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The Kingdom Animalia

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  • pg 1
									The Kingdom Animalia
• The movers and
  shakers
• Part I: Introduction
  to animals and the
  phyla Porifera and
  Cnidaria.


                         Gulo gulo
What are animals?
• Animials are multicellular,
  eukaryotic heterotrophs.
• Animals are very
  responsive to their
  environment.
• All animals are capable
  of locomotion at some
  point in their lifecycle.
                                  Falco
                                peregrinis
How do they move?
• All animals, at least during
  some point in their lifecycle
  possess contractile fibers.
• In higher animals, these
  contractile fibers are called
  muscles.
• All muscles are capable of
  doing is shortening and then
  relaxing.
The phyla of the Kingdom
Animalia
• There are nine phyla in the Kingdom
  Animalia.
• Each phyla contains animals which
  share many characteristics with
  each other.
• 8 of the phyla are considered
  invertebrates (this means that a they
  lack a backbone.
• The 9th phylum are animals with a
  backbone.
The nine phyla of Kingdom
Animalia
•   1. Porifera
•   2. Cnidaria
•   3. Platyhelminthes
•   4. Nematoda
•   5. Annelida
•   6. Arthropoda
•   7. Mollusca
•   8. Echinodermata
•   9. Chordata
Phylum Porifera
• Members of this phylum are
  commonly referred to as the
  sponges.
• Over 5,000 species, mostly
  marine but some live in fresh
  water.
• The very simplest of animals.
• As adults they are sessile,
  asymetrical filter-feeders
I thought all animals
moved?
• Adult sponges don’t move,
  but as larvae they do.
• The larvae can swim
  around.
• Eventually they attach
  themselves to the ocean
  bottom and metamorphose
  into their adult form.
Reproduction
• Sponges are capable of sexual and
  asexual reproduction.
• In sexual reproduction a sperm cells
  swims to an egg cell and produces
  a motile larvae.
• Sponges can also reproduce by
  budding, when a piece of a
  sponge breaks off and skips the
  larval stage all together.
Cell layers
• Sponges only have two layers
  of cells (germ layers).
• Food is taken in by each
  individual cell.
• This limitation puts a size
  restraint on a sponge.
Feeding in Porifera
• Porifera feed by pumping water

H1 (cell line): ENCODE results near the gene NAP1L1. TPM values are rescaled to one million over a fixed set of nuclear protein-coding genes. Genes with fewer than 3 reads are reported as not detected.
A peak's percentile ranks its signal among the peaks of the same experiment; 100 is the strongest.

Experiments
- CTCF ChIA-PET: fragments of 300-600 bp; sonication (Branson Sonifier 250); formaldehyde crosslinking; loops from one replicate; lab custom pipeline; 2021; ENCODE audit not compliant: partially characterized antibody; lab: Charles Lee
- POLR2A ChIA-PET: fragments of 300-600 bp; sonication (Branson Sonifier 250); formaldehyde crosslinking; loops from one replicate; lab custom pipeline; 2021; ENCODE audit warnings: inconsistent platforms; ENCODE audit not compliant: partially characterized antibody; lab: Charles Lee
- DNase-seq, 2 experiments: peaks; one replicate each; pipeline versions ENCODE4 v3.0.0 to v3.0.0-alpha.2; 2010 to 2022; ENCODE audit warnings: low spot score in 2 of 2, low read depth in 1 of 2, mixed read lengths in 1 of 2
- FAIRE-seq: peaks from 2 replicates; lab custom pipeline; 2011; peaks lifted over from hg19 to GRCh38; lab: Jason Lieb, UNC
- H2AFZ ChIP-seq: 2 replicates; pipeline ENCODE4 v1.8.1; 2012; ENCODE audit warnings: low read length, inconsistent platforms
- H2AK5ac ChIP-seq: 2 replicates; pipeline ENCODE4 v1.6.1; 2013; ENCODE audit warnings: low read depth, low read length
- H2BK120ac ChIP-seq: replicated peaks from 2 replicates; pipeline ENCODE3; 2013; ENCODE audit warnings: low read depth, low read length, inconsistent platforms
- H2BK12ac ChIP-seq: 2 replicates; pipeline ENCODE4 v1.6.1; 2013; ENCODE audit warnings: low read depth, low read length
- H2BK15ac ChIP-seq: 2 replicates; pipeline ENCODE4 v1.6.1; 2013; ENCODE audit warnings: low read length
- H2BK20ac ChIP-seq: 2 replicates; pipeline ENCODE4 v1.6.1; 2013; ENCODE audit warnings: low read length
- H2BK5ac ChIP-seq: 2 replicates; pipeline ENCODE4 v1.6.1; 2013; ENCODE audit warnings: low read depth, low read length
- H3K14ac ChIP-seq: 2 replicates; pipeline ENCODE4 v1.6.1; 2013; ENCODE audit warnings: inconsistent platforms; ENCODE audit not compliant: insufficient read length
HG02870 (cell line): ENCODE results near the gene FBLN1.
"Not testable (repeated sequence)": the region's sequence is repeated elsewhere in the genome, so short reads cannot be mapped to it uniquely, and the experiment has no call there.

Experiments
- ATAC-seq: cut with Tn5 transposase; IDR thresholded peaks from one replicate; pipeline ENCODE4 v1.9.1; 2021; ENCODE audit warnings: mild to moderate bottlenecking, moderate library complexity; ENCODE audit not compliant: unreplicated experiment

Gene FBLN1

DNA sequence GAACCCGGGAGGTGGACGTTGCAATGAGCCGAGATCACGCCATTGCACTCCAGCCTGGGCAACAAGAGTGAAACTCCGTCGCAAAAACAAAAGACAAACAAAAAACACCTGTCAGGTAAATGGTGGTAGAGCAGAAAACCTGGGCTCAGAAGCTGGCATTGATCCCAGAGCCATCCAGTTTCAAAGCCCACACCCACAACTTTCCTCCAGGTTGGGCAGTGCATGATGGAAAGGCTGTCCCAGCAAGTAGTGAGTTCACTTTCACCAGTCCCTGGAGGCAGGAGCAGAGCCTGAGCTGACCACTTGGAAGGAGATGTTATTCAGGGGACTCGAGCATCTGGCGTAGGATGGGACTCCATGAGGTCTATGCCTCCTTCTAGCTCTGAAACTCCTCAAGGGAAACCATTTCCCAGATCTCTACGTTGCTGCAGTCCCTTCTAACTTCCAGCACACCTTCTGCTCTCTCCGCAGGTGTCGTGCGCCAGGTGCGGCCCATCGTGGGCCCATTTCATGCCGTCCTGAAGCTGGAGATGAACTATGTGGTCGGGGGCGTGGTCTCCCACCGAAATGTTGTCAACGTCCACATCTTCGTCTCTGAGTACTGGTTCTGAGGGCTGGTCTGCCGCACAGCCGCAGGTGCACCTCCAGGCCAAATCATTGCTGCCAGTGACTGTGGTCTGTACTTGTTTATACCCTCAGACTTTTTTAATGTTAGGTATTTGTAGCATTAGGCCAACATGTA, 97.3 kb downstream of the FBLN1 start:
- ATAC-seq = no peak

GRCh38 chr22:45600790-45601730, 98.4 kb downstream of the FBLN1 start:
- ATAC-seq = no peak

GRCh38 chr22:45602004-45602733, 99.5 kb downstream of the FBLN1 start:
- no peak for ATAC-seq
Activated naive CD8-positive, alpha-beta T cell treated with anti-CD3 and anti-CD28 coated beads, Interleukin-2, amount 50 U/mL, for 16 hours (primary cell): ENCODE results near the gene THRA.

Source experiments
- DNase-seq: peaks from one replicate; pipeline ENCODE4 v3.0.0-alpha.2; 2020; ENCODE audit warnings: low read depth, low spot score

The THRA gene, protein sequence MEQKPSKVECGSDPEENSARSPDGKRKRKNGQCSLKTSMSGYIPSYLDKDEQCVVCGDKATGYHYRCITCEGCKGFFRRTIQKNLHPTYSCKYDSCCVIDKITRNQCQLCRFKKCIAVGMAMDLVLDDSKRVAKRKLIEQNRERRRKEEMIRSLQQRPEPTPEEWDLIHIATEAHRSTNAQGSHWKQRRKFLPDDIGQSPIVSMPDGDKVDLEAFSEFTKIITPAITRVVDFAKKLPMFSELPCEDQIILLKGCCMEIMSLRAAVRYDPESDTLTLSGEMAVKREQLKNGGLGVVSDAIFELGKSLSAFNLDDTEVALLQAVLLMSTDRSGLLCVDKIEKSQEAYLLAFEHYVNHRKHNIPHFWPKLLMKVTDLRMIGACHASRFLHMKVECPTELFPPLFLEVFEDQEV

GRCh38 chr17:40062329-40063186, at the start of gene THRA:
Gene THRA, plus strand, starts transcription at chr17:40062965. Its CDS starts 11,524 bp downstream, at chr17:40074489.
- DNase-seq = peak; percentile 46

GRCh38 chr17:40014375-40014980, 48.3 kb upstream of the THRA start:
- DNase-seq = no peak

through it’s body and filtering out
  nutrients.
• The water is pumped by means of
  flagella which line the interior of
  the sponge.
• Oxygen is absorbed and wastes
  excreted during this process.
Phylum Cnidaria
• The second
  phylum are
  represented by
  such animals as
  Jellyfish and
  corals.
The Cnidarians
• Over 9,000 species, all of them are
  aquatic.
• Jellyfish are found in all of the worlds
  seas from the equator to the poles.
• Corals live in warm shallow waters only.
• Sea anenomies are marine predators
  which have stings like jellyfish.
• Hydra are small fresh water cnidarians.
Cnidarian body plan
• Cnidarians display radial symmetry.
• They have a central mouth
  surrounded by numerous tentacles
  that extend outward from the body.
• The simple digestive cavity is a two-
  way tract.
• Any materials which cannot be
  digested are passed out of the body
  through the mouth.
Jellyfish stings
• A characteristic of jellyfish that allows
  them to subdue and kill their prey are
  called nematocysts.
• Each nematocyst contains a small vesicle
  filled with toxins, an inner filament and an
  external sensory hair.
• When the hair is touched, it mechanically
  triggers the cell explosion, a harpoon-like
  structure which attaches to organisms that
  trigger it, and injects a dose of poison in the
  flesh of the aggressor or prey
Dangerous Jellies
• While most jellyfish stings are painful, only
  a few are considered life-threatening.
• Box Jellies and Irukanji, both found in
  Austrailian waters are the most
  dangerous.
• http://video.google.com/videosearch?cli
  ent=safari&rls=en-us&q=jellyfish&oe=UTF-
  8um=1&ie=UTF-8&sa=N&hl=en&tab=wv
Jellyfish types
• There are several different families of
  Jellyfish.
• Some, like the portugese man-o-war
  do not swim, but float by means of a
  bladder that acts like a sail.
• Other jellyfish actively swim through
  the oceans.
Corals
• Corals reproduce sexually as both
  sperm and eggs are released into
  the surrounding water.
• Larval corals are free swimming
  organisms.
• They attach themselves to rock on
  the ocean bottom and
  metamorphose into adults.
Marine ecosystems
• Corals play a very important role in
  maintaining biodiversity.
• Coral reefs support some of the most
  diverse communities of plants and
  animals on earth.
• Rising water temperatures have a
  negative impact on coral reefs.

								
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